Bubbles, bailouts and why we never seem to learn
Feb 24, 2009 | 05:39 AM
What were our captains of industry and finance doing during their years in the hallowed halls of education when they were supposed to be learning history and its lessons? Cramming for a quiz on discounted cash flow or copying their fraternity brothers' accounting homework? Or maybe they were skipping class to buy a term paper to get through a useless liberal arts course like history. What does history teach about quarterly earnings and capital expenditures? Who wants to read all that nonsense about the French Revolution all over again? They had had their fill of it in high school.
Obviously they didn't.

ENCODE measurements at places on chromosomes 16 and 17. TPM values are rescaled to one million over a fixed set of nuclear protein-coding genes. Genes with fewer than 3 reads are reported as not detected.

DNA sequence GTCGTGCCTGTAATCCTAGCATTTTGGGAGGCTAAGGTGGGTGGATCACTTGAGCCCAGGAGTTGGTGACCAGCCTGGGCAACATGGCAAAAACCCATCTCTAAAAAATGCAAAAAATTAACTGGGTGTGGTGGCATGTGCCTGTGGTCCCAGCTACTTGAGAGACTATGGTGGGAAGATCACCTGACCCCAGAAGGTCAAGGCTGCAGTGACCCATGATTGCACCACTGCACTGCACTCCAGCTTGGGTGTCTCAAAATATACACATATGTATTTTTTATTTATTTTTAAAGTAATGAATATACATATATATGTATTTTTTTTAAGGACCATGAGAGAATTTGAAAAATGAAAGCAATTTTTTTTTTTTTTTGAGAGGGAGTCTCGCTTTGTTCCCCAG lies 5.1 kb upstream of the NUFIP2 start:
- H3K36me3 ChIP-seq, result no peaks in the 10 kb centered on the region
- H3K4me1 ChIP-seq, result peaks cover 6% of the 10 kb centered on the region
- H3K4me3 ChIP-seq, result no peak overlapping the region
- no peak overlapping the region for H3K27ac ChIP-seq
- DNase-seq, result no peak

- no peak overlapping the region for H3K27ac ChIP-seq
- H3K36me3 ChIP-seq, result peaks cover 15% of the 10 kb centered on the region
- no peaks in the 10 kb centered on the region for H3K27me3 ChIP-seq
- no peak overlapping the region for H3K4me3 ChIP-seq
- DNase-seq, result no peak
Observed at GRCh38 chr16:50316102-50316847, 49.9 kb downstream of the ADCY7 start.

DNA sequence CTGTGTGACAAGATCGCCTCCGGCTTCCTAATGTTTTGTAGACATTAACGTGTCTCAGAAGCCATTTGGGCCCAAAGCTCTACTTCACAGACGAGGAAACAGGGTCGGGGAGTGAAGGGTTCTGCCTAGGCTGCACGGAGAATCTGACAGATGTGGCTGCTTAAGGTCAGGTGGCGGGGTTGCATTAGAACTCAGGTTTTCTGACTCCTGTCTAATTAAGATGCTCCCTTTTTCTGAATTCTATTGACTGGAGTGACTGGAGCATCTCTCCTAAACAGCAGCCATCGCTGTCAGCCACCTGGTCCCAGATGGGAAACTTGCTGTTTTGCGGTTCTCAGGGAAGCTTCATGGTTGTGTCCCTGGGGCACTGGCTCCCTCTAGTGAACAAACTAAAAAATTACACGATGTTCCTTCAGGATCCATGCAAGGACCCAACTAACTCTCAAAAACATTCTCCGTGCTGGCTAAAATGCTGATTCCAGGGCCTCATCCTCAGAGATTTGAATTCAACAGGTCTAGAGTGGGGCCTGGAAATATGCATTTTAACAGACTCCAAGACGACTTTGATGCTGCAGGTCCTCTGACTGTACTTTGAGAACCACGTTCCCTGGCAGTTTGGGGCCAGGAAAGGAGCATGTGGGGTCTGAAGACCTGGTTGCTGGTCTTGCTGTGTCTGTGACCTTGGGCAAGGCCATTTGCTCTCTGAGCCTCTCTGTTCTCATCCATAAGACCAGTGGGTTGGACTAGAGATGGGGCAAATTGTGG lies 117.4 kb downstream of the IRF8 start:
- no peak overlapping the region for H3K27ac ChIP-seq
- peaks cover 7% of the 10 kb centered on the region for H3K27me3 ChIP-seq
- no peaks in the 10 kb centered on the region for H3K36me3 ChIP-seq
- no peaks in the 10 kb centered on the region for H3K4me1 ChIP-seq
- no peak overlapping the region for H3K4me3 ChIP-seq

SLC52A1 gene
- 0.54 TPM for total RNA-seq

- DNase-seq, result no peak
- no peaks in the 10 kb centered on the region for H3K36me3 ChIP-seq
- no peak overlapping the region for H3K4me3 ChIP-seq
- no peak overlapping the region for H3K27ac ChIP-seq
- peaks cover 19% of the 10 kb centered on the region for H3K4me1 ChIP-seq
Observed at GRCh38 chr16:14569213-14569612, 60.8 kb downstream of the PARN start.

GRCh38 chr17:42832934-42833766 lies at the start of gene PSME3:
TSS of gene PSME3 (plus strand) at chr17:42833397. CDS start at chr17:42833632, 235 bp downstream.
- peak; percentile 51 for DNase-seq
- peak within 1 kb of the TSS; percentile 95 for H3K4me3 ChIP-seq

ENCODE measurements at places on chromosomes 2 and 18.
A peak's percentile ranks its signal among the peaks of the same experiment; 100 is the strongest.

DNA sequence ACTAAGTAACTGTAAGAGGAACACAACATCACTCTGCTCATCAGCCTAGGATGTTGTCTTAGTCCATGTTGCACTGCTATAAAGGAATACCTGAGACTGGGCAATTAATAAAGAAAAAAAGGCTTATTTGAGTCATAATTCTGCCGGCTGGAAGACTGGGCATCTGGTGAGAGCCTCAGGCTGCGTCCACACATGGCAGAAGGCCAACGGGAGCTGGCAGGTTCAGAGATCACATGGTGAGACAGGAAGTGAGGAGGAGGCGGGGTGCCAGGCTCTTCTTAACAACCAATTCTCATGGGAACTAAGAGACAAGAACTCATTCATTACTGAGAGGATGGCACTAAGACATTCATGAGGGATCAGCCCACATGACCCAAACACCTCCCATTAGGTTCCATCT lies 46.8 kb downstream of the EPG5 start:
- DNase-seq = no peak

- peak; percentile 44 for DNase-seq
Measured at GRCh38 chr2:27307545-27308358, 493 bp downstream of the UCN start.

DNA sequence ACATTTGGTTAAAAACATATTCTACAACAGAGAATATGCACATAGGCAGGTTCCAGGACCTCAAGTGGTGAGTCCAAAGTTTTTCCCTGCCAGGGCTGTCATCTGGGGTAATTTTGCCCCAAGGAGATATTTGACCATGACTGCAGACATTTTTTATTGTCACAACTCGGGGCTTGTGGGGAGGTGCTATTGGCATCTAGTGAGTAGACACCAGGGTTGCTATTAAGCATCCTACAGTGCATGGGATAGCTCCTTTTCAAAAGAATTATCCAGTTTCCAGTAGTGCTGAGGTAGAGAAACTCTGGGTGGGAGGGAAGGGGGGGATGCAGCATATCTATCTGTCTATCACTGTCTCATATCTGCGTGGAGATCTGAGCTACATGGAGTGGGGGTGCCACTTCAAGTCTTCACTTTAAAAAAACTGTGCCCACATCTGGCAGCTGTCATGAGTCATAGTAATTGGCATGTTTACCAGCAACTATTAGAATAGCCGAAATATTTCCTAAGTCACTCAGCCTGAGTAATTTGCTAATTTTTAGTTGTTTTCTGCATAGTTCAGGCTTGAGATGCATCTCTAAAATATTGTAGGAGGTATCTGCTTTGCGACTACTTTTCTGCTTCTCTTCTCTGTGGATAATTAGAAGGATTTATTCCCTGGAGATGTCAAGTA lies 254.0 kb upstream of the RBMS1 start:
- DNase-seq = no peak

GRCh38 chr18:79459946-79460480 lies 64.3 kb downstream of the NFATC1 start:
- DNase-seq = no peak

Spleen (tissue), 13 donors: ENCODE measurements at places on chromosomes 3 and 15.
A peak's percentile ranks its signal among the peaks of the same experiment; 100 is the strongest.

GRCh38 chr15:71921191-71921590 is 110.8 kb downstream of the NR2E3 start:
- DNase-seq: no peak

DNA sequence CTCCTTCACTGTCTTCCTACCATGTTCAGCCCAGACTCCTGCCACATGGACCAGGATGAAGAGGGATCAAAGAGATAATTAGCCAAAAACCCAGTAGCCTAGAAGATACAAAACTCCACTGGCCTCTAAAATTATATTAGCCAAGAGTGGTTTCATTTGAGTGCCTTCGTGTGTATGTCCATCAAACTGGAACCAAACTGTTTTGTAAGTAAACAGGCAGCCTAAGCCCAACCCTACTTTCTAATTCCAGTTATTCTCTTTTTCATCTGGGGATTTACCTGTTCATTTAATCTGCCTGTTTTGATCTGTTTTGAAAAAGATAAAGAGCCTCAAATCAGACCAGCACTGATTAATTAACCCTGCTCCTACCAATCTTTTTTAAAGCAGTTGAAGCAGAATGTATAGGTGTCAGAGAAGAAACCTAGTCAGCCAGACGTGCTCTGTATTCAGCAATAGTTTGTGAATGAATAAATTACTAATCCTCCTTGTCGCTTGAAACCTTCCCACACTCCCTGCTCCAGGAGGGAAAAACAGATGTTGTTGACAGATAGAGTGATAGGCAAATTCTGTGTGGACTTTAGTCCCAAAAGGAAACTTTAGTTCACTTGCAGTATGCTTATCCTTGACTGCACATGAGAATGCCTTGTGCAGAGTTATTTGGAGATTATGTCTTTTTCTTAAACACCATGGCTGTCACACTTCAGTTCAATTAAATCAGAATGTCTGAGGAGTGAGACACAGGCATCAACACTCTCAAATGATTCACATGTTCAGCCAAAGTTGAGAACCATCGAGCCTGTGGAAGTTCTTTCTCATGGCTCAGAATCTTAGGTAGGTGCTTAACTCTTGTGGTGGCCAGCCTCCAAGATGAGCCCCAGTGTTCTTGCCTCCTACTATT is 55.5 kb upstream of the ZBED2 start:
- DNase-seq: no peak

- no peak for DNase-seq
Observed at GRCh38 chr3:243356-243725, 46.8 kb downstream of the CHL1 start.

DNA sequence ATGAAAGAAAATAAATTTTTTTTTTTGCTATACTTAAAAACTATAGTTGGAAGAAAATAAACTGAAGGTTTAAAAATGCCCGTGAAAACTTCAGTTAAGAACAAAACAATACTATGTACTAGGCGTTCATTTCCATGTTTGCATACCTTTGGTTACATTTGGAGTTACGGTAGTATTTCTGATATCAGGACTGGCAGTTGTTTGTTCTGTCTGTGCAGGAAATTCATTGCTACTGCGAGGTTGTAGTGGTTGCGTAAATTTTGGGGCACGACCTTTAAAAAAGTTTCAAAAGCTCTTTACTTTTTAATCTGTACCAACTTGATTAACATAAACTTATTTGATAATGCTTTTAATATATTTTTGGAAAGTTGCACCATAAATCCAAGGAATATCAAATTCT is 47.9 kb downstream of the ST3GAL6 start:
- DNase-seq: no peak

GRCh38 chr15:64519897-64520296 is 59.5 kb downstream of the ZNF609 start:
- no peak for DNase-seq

History does repeat itself, and it seems to do it with greater frequency in the financial world than elsewhere. Yet those who are in the executive suites of banks and lending institutions seem to have been elsewhere when their professors were lecturing.
Financial crises seem to occur with increasing regularity these days—a few years ago there was the dot-com bubble; in centuries past there was the tulip mania in the Netherlands—or maybe it's just the media talking about it too much and making it happen. Actually, all of us are at fault.....
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